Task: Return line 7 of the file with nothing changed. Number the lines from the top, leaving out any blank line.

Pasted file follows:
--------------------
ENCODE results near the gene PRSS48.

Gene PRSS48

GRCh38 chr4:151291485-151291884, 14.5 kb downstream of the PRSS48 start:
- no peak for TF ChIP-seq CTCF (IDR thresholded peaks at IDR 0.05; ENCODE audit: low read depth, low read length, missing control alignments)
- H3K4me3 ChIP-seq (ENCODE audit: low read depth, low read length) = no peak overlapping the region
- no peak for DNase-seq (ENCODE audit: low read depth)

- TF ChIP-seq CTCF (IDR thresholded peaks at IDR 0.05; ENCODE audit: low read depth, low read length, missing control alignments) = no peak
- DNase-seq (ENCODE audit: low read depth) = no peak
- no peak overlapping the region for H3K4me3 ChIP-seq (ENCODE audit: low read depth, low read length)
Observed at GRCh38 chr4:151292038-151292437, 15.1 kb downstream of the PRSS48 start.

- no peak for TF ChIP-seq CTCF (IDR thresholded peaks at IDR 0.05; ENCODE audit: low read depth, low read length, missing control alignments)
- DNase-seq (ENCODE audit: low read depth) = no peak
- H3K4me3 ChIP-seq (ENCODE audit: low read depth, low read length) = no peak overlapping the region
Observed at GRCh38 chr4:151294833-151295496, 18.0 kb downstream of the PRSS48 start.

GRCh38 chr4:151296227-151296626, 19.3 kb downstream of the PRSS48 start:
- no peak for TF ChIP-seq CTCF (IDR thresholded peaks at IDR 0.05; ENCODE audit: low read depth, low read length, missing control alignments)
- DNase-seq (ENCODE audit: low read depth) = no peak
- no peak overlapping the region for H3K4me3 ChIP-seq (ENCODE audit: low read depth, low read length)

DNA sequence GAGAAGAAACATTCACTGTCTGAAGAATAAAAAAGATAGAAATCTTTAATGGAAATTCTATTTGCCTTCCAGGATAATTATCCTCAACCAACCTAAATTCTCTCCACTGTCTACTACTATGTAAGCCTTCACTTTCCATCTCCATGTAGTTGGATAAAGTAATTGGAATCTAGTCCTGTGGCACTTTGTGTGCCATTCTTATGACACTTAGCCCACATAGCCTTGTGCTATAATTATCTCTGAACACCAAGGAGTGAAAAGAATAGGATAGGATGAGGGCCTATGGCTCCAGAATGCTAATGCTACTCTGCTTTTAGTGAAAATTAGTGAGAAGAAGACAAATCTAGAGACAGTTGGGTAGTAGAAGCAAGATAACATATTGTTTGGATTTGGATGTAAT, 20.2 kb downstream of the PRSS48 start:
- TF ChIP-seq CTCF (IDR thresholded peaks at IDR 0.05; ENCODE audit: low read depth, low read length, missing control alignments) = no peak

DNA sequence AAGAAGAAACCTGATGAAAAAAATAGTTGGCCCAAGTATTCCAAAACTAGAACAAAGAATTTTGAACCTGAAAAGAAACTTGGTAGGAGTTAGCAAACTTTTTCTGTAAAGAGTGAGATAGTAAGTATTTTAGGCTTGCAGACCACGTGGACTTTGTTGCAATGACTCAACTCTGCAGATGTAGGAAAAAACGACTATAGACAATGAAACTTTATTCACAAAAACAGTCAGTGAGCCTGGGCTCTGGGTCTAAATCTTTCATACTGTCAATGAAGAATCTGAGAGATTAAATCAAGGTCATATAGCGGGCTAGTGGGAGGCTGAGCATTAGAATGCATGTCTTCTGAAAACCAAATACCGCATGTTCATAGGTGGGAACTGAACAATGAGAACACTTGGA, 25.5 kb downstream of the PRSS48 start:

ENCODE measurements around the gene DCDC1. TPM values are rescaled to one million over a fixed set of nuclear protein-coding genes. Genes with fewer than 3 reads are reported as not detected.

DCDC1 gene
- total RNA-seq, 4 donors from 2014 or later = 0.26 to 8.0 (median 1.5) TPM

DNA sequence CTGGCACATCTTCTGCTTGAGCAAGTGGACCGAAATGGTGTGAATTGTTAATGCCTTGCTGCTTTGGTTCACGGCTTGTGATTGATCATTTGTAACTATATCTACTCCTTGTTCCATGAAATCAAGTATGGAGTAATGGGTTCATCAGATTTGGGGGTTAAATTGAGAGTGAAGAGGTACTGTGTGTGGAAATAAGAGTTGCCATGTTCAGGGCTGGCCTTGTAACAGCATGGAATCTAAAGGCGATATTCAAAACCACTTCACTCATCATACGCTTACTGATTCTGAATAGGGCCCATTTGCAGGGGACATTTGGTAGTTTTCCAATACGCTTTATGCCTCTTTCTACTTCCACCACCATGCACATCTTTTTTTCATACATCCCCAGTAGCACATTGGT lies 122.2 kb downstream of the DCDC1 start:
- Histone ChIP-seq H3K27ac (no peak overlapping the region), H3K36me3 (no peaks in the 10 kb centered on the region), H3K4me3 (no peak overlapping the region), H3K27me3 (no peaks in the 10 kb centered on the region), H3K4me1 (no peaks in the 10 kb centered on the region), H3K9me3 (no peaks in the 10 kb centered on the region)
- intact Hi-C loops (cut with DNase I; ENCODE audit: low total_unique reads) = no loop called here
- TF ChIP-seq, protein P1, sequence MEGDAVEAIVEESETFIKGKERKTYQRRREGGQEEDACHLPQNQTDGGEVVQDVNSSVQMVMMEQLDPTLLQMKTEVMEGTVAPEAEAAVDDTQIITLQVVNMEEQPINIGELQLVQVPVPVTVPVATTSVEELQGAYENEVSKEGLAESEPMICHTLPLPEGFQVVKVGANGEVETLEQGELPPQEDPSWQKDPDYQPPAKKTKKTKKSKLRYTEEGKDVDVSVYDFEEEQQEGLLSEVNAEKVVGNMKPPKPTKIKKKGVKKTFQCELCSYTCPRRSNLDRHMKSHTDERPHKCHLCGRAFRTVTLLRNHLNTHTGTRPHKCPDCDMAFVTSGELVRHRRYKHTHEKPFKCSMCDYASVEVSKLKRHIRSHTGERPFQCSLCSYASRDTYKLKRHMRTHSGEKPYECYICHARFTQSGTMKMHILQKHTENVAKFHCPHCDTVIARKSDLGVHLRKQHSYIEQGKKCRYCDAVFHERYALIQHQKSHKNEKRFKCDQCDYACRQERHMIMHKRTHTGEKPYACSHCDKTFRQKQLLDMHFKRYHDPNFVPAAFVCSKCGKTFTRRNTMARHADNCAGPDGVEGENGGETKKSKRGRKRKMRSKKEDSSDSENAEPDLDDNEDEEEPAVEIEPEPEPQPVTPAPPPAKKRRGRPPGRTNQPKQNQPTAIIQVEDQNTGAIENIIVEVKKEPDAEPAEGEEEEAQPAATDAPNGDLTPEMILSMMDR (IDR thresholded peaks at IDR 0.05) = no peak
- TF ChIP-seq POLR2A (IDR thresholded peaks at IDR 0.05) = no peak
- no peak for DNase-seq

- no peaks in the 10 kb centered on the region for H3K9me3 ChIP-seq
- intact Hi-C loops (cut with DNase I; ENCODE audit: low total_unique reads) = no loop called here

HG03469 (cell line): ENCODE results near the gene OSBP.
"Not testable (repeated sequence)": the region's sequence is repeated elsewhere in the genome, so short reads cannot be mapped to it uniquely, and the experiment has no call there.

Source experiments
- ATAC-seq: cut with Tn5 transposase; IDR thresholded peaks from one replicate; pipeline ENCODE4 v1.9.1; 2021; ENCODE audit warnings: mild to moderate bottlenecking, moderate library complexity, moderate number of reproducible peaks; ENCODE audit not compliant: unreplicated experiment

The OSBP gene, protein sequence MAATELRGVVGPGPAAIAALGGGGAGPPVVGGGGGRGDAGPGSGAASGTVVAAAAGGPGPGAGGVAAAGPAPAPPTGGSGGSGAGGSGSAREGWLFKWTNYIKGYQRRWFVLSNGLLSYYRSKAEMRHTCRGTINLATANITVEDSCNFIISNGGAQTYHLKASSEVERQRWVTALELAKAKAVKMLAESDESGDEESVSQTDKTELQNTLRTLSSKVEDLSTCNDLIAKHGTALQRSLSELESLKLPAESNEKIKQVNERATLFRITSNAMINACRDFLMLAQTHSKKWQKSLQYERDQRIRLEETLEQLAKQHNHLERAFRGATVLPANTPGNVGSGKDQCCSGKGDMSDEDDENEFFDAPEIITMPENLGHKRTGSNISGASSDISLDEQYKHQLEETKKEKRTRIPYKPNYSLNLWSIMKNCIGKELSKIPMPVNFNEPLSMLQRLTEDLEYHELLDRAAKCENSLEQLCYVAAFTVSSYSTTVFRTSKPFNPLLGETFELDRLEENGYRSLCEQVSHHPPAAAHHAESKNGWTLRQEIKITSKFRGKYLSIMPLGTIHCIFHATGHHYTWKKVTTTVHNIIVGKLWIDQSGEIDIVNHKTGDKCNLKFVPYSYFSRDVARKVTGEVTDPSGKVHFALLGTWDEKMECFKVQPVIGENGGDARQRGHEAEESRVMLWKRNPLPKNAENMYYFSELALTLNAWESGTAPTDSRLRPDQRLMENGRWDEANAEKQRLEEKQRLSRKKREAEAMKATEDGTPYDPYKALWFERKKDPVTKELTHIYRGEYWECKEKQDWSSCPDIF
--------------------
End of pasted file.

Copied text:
- TF ChIP-seq CTCF (IDR thresholded peaks at IDR 0.05; ENCODE audit: low read depth, low read length, missing control alignments) = no peak